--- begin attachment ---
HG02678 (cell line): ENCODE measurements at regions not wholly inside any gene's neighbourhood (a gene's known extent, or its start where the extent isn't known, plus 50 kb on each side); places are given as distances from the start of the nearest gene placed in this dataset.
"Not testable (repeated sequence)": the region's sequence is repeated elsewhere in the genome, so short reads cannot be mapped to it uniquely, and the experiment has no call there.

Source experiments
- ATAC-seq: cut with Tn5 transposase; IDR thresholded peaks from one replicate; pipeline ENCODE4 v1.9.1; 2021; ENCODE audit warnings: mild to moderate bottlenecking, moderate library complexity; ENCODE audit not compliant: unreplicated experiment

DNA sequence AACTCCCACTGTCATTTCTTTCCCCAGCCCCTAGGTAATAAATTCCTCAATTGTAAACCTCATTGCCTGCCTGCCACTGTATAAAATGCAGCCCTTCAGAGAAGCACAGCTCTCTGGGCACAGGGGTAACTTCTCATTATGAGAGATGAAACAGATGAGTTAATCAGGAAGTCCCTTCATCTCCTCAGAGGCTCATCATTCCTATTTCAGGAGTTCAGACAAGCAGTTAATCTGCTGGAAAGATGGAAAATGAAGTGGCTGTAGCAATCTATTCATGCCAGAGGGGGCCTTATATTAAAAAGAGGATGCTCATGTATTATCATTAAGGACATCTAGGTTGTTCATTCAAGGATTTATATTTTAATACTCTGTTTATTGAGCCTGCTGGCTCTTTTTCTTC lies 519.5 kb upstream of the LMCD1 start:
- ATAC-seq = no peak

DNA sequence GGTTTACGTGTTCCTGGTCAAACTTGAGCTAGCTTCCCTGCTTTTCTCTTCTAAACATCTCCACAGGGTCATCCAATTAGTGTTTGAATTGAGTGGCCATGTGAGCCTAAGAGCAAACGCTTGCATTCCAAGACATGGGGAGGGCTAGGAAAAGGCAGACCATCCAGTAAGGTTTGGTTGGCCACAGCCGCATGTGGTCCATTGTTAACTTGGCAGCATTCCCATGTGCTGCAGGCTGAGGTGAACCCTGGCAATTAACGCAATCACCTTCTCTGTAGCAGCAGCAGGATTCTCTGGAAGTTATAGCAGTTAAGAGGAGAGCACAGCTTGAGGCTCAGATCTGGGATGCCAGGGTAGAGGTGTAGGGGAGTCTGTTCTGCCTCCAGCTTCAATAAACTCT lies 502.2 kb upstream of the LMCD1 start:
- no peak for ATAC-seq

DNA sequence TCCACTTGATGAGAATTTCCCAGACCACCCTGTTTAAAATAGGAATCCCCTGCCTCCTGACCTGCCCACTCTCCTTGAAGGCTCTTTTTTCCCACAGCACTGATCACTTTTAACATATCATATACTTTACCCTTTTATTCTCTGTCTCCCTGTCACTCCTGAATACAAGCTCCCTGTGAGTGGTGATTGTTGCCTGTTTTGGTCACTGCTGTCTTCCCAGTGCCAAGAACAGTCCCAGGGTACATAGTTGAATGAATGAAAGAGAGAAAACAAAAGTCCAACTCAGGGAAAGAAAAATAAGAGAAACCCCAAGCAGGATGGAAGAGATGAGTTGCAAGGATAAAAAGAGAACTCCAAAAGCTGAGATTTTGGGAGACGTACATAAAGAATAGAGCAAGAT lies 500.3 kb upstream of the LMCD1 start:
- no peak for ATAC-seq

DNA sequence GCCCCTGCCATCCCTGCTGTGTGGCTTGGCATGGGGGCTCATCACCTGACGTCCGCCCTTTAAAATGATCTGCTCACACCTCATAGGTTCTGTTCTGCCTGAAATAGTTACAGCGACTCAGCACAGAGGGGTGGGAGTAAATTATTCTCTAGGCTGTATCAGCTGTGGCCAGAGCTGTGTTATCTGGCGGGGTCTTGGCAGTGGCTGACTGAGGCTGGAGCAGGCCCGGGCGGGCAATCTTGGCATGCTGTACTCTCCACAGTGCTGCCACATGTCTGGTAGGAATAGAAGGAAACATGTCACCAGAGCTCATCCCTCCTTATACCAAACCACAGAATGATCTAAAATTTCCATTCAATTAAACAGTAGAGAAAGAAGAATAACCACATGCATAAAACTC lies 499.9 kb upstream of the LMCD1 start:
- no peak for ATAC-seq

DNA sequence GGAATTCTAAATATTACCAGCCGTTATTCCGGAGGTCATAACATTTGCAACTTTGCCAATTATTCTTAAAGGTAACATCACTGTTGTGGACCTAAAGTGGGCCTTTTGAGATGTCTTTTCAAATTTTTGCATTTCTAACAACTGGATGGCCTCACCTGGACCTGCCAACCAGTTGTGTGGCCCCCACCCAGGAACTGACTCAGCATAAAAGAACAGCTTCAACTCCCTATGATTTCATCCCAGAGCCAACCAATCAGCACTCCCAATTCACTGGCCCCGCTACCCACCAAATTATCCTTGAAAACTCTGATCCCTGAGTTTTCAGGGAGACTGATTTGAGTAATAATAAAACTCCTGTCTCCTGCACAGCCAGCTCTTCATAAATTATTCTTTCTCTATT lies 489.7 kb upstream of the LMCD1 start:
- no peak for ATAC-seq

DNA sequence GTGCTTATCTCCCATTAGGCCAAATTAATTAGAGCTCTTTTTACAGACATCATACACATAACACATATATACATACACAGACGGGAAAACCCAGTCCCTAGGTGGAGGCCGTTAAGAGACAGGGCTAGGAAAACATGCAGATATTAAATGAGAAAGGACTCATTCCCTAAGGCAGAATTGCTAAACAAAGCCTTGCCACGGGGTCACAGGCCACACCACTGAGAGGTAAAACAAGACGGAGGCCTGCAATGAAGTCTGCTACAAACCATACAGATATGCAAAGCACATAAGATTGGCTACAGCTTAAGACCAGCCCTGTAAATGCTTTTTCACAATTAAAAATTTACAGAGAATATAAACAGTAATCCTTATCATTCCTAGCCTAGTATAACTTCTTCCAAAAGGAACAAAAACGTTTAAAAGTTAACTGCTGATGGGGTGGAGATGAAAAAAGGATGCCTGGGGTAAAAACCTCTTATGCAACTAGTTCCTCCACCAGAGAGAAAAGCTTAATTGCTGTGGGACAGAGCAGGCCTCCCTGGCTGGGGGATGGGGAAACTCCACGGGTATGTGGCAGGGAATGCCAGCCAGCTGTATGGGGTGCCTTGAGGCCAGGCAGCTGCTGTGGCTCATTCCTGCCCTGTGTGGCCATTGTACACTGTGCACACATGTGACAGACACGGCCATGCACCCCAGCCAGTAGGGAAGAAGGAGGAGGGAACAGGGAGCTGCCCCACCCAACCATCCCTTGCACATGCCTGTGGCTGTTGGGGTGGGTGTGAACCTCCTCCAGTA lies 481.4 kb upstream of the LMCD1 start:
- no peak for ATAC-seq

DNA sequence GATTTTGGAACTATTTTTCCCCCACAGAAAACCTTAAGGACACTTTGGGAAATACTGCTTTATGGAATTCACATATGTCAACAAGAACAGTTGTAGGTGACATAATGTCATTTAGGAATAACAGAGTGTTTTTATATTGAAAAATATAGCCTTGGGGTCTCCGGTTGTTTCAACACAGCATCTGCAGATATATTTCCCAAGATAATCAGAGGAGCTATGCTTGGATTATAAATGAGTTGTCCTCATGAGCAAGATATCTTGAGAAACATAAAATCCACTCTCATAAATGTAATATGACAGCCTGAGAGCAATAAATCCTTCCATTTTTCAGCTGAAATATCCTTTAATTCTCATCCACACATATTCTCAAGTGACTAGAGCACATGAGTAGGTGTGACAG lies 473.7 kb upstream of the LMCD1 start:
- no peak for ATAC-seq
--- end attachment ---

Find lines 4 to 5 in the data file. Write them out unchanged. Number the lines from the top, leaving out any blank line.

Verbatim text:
- ATAC-seq: cut with Tn5 transposase; IDR thresholded peaks from one replicate; pipeline ENCODE4 v1.9.1; 2021; ENCODE audit warnings: mild to moderate bottlenecking, moderate library complexity; ENCODE audit not compliant: unreplicated experiment

DNA sequence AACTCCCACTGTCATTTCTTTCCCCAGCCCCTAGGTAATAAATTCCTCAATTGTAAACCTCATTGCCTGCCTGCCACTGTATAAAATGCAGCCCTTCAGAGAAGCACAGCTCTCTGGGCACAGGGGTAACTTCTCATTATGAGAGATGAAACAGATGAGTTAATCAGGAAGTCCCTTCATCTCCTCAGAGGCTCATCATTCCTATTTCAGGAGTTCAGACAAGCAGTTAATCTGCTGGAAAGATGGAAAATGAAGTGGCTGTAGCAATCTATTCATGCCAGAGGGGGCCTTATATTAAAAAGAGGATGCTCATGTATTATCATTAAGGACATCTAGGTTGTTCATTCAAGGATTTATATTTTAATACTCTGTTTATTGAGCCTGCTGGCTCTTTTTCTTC lies 519.5 kb upstream of the LMCD1 start: